My daughter has done this to me numerous times. Wrote the most horrific lies that put her in the victim role when it came to us. It too once hurt me greatly. I too tried to reason with her, call her out, etc. It only made the attacks worse. I blocked HER. I realized that anyone who knew me, knew she was lying. And anyone who didn't was either like her or would discover who she has become on their own. I know she still blasts me from time to time, but now that she cannot see me online, I know it is less. And because I cannot see it, it no longer controls me. This is who she is NOW. No, this isn't who she was growing up and living in our house. But drugs makes them into someone else, someone ugly, someone you don't recognize. This is who he is. Hopefully, not forever, but for now you have to accept that. And the best thing you can do is save yourself by no longer seeing and reading those hurtful things. He knows where you are. He knows how to reach you. If he needs you, he knows how.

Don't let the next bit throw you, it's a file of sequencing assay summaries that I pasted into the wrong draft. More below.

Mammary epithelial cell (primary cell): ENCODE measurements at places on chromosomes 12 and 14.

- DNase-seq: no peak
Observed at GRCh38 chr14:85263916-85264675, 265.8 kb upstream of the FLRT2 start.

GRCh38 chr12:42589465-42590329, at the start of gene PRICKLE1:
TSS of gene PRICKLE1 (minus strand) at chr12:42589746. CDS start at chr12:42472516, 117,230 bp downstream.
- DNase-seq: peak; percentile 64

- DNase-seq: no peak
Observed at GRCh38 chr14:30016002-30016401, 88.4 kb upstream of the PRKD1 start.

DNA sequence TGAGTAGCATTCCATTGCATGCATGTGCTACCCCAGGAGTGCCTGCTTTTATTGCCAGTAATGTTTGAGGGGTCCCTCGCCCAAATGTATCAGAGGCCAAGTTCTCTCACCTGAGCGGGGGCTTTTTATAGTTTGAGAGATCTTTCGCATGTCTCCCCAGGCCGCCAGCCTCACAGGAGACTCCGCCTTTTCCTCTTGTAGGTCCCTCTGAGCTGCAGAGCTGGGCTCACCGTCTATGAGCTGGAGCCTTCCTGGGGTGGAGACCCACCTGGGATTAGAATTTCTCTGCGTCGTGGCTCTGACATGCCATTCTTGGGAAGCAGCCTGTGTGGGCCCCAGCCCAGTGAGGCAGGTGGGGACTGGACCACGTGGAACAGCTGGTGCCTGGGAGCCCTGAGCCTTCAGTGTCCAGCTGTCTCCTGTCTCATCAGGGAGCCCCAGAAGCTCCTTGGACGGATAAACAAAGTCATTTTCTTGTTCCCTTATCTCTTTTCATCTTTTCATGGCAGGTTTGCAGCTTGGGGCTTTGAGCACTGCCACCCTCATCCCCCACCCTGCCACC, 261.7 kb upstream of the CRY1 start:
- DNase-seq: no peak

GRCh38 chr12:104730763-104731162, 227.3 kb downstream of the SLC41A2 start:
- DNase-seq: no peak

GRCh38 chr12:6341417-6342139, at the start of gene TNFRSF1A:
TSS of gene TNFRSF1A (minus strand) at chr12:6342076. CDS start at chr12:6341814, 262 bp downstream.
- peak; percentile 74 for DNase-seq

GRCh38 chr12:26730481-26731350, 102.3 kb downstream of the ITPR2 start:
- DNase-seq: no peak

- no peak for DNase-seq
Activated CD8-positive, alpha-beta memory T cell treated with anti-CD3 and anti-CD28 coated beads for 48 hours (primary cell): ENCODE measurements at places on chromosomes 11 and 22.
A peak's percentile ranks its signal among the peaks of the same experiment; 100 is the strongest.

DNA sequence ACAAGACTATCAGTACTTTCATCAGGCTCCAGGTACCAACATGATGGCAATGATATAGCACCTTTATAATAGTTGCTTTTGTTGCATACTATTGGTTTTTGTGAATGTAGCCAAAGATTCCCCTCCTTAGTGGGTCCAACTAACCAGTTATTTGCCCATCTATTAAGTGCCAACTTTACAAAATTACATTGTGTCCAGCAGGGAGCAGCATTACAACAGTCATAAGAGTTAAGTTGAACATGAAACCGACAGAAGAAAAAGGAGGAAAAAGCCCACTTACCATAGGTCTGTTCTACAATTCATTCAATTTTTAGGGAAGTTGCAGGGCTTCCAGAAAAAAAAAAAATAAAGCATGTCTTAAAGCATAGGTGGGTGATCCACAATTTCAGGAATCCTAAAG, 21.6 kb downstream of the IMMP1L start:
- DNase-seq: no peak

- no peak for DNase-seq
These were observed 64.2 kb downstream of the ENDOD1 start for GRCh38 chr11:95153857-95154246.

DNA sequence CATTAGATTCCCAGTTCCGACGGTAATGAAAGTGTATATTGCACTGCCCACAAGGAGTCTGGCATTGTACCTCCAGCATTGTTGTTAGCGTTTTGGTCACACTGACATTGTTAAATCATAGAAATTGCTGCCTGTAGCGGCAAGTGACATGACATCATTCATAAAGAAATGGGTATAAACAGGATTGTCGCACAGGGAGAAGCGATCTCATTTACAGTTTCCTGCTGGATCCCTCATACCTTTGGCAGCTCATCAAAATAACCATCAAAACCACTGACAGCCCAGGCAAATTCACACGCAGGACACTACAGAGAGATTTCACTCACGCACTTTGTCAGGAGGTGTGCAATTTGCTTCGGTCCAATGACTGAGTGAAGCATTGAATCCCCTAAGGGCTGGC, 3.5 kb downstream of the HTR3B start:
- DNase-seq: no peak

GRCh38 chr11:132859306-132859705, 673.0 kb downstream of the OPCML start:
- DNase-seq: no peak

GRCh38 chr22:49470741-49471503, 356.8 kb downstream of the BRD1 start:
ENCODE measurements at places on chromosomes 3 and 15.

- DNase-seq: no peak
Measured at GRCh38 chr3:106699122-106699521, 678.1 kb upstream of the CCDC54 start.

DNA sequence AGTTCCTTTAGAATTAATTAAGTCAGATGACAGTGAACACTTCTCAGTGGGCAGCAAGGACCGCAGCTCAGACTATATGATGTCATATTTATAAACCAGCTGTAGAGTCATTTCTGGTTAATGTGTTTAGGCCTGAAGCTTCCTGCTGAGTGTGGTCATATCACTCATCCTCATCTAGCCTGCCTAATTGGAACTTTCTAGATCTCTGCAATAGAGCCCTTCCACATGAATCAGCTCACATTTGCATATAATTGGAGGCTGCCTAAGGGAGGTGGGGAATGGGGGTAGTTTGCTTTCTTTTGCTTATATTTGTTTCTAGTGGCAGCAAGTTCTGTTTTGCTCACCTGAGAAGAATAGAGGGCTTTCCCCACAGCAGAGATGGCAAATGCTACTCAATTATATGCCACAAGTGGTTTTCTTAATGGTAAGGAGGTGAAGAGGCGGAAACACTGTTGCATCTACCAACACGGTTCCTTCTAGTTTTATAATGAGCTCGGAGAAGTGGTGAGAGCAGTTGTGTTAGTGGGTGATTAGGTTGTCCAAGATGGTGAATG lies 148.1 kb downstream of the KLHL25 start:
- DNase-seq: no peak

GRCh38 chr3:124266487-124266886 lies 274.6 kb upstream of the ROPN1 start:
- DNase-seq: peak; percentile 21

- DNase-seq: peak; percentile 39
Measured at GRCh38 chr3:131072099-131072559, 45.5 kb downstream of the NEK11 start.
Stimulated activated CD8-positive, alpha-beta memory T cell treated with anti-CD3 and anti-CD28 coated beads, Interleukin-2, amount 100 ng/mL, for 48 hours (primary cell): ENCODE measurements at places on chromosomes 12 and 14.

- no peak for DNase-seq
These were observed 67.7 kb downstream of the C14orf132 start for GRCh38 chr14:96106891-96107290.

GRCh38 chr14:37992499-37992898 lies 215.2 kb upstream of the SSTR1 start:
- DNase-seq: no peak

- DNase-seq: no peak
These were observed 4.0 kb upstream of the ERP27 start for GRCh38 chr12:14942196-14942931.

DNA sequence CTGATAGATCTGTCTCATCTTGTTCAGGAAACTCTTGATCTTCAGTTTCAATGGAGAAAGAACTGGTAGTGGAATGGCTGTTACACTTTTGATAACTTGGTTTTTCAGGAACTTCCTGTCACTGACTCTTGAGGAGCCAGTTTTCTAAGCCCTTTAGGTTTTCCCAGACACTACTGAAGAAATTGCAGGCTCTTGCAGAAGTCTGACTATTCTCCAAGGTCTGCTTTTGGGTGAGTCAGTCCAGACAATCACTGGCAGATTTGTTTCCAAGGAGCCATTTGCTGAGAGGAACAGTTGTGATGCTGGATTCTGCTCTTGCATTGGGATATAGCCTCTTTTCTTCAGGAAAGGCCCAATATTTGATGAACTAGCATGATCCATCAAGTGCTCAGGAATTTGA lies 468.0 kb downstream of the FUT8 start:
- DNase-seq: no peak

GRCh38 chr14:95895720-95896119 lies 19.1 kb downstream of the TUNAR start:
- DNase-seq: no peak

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  6. Catmom

    Catmom Member

    Lost in sadness,

    Don't beat yourself up over writing the "classy" comment. I too lost control with my son and gave in to his games when he text me and insulted me and said all kinds of rude things to me. Goodness, my parents were absolutely horrible and abusive when I was young and I never once talked to them like that. I did beat myself up a little for not being in more control and ignoring everything he was saying, but lesson learned for next time. I now know not to play into any comments that he says or posts on text me, after all, he is like a little kid looking for a reaction. And going forward, when he can talk to me like the 22 year old adult that he is, I will talk to him. In the meantime, when he acts like a kid, I am going to ignore it and block him if need be to protect my sanity.